MINNEAPOLIS, MN.- The Minneapolis Institute of Arts
announced an $8-million gift from the Duncan and Nivin MacMillan Foundation to endow the position of Director and President. It is the largest endowment gift ever to the museum for a staff position. Kaywin Feldman, who has been Director and President since 2008, will inaugurate the Duncan and Nivin MacMillan Director and President of the Minneapolis Institute of Arts position. The gift is given in honor of the upcoming centennial year of the museum, in 2015.
Diane Lilly, Chair of the MIAs Board, said, On behalf of the board and the museum staff, I wish to thank Nivin MacMillan for this extremely generous gift, which ensures the vitality of the directors position in perpetuity. Nivins passion and commitment to the museumand to arthas been longstanding. We are grateful to her and applaud the Foundations leadership in supporting and celebrating the museum during its 100th birthday year.
It is a privilege to support the museum in this way, especially at a moment which demonstrates the impact of remarkable leadership, said trustee Nivin MacMillan. Kaywin Feldman has attracted a talented team, not the least of her enticing Deputy Director and Chief Curator, Matthew Welch, to stay in Minneapolis. She is astoundingly creative and strategic about positioning the museum for the 21st century so it can fulfill its mission as effectively as possible. If we are to be the best in the future, it is imperative that the directors position attract comparable leadership.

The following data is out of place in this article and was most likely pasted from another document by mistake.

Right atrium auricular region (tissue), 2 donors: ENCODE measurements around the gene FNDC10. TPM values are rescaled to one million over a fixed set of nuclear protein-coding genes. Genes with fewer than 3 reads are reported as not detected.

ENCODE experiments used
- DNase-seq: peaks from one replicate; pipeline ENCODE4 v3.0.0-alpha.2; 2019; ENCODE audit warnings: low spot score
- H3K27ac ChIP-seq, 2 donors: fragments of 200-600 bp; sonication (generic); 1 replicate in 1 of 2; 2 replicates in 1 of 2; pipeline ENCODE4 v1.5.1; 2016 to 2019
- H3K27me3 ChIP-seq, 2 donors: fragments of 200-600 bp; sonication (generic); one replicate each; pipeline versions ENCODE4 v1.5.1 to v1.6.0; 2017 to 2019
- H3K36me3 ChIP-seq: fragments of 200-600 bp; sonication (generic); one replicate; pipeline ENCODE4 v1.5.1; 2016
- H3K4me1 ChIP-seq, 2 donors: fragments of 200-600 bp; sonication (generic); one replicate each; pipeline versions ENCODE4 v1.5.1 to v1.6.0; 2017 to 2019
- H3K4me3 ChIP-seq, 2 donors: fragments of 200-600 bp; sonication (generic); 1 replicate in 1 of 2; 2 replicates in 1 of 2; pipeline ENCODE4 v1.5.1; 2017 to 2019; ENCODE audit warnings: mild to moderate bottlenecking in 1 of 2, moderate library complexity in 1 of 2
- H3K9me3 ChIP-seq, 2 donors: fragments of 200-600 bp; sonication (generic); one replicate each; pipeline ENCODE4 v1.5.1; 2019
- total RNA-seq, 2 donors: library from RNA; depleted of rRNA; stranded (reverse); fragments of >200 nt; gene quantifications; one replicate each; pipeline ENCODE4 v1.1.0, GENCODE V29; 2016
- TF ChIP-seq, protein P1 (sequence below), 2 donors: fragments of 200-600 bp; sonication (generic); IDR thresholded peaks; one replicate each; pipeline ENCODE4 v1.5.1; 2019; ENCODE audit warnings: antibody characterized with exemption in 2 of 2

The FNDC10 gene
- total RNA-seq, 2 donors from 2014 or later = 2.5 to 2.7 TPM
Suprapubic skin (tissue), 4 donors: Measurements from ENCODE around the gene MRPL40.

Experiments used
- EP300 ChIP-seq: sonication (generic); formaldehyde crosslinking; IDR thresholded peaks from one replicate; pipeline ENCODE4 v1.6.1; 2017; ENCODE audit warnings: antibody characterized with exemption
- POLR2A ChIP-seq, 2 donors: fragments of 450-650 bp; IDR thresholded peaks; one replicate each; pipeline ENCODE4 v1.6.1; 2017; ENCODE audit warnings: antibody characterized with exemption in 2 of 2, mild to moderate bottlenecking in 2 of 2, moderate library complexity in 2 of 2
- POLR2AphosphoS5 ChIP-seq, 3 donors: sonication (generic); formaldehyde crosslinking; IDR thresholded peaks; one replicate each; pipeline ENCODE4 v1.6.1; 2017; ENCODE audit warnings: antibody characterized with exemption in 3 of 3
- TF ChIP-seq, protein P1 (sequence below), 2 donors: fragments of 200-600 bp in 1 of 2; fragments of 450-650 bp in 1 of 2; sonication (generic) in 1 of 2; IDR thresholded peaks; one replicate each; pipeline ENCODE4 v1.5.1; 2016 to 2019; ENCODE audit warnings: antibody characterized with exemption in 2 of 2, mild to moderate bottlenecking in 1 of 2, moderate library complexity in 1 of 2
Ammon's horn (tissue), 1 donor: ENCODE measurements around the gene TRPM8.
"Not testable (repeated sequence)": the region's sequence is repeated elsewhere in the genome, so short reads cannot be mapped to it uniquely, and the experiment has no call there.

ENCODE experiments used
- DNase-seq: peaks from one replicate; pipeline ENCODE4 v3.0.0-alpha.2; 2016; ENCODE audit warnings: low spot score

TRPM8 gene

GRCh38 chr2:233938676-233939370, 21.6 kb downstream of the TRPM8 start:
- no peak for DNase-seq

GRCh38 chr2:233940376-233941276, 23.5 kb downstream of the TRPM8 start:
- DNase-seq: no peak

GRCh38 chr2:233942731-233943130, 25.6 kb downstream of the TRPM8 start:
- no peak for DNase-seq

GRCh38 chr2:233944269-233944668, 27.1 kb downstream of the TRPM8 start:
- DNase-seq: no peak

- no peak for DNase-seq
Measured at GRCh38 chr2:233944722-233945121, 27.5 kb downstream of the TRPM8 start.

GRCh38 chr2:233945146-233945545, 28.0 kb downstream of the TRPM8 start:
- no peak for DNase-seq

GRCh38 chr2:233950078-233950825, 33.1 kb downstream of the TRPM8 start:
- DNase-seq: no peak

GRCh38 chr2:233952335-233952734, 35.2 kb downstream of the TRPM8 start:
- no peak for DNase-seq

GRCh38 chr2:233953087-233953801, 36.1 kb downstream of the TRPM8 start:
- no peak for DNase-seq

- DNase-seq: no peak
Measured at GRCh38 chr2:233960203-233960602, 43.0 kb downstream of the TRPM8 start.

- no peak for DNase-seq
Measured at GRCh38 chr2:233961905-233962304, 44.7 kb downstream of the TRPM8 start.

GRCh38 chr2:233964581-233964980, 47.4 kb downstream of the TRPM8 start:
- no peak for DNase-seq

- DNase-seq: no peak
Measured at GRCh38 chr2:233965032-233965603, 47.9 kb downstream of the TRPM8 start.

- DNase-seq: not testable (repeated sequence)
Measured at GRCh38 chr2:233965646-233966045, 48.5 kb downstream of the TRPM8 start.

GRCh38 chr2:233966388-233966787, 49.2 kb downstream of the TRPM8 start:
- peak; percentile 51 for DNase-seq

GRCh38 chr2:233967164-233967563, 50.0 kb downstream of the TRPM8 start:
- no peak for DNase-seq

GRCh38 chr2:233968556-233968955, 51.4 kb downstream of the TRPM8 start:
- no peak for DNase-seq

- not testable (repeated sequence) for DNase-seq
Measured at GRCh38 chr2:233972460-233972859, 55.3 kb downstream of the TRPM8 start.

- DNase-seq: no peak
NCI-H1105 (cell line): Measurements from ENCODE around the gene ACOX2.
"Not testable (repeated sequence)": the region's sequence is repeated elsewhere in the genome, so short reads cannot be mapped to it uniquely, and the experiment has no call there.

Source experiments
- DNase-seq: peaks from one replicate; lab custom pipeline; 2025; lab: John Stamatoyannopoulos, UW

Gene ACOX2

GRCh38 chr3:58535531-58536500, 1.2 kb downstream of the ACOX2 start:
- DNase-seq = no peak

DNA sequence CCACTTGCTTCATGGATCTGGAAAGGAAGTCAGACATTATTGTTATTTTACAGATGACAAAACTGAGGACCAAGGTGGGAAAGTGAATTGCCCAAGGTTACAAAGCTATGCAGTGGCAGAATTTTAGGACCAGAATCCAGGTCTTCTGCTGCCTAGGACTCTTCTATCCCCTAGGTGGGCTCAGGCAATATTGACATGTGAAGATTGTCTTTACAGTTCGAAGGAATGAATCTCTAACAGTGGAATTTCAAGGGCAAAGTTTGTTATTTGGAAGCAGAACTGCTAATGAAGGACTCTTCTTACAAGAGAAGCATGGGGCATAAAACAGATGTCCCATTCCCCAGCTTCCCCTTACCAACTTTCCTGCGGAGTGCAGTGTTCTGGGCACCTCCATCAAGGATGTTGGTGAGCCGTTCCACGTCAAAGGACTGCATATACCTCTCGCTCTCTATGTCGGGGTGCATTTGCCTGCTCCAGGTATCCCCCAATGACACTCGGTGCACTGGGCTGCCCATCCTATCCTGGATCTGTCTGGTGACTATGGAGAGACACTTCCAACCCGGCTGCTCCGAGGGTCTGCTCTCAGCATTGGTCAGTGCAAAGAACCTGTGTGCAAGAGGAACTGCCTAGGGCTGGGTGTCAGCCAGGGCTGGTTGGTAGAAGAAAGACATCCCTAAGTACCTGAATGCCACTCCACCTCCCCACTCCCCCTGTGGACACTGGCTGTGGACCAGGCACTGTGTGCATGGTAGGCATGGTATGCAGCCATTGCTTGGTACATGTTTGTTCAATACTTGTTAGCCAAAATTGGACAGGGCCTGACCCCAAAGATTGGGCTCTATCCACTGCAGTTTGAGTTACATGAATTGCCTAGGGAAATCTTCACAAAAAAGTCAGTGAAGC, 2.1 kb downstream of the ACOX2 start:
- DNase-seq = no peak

Mrs. MacMillans interest in the museum began when she joined the Docent Training program in the late 1970s, soon after she moved to Minneapolis. She then worked at the MIA for almost ten years teaching the museums docents. In 1997 she joined the Board of Trustees. Since then she has served on various committees and has chaired both the Development and the Accessions Committees. Most recently, she chaired the Steering Committee that raised more than $6 million for the MIAs 100th Birthday Year. Major gifts from the Foundation include sponsorship of the exhibitions The Louvre and the Masterpiece and Rembrandt in America, and support for the acquisition of An Exile Dreaming of Saint Adorno, by Siah Armajani, a watercolor by J.M.W. Turner, and other works for the departments of Prints & Drawings, Native American Art, and Photography. She also contributed, through the Foundation, to the redesign of the African galleries in 2013.
Last year the Foundation gave the museum a group of 69 watercolors by Seth Eastmana soldier/artist posted at Fort Snelling in the 19th centuryoriginally collected by James J. Hill, one of the founders of the MIA. Eastman recorded the life of the Dakota people, living near the fort, from an intimate vantage point unavailable to most outsiders. Her husband, Duncan MacMillan, bought the collection in 1995 to save this important evidence of Minnesotas past from being sold off and scattered around the country. Although Mr. MacMillans great interests were in the areas of education and medicine, Mrs. MacMillan said that he would have been thrilled to see the Eastman works at the museum, where they belong. Mrs. MacMillan added, Duncan would have recognized how crucial the role of the Director and President is to the ongoing excellence of the MIA as we embark on our second century.
Duncan MacMillan served as a Cargill director for more than 30 years. Mr. MacMillan was a graduate of Brown University in Providence, RI, and, as a trustee of the university for many years, was a devoted and generous supporter of the school.
Of Mrs. MacMillan, Kaywin Feldman said, Nivin is passionate about the mission of the MIA, and her enthusiasm is infectious. She has strategically supported the growth of the museums collection over a number of years, helping us to acquire singular masterpieces. I am extremely proud to become the Duncan and Nivin MacMillan Director and President.